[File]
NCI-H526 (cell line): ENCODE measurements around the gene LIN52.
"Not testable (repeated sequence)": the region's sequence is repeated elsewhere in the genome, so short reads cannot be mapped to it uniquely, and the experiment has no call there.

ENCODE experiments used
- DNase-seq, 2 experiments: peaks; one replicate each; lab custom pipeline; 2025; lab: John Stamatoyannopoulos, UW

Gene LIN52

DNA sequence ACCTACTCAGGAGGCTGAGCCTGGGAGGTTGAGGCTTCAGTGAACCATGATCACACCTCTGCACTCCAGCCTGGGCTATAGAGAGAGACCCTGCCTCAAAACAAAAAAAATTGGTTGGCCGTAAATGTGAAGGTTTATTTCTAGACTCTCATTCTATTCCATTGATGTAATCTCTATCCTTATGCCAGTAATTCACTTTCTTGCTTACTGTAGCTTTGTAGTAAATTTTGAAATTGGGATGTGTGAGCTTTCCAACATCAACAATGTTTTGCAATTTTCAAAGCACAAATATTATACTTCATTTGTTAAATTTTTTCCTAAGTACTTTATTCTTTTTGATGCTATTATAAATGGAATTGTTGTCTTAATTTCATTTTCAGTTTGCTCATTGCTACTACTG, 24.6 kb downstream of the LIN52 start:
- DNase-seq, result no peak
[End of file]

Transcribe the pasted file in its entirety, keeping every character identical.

NCI-H526 (cell line): ENCODE measurements around the gene LIN52.
"Not testable (repeated sequence)": the region's sequence is repeated elsewhere in the genome, so short reads cannot be mapped to it uniquely, and the experiment has no call there.

ENCODE experiments used
- DNase-seq, 2 experiments: peaks; one replicate each; lab custom pipeline; 2025; lab: John Stamatoyannopoulos, UW

Gene LIN52

DNA sequence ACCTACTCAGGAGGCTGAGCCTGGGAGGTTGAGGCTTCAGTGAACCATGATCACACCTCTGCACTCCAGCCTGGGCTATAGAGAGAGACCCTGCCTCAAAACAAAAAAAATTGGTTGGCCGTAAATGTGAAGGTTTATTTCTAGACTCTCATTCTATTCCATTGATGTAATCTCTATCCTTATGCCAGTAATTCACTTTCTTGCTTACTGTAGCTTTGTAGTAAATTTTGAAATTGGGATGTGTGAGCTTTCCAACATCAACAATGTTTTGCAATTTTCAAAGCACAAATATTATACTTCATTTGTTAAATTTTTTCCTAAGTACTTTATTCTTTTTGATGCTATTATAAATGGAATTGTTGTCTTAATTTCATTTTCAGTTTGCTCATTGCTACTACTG, 24.6 kb downstream of the LIN52 start:
- DNase-seq, result no peak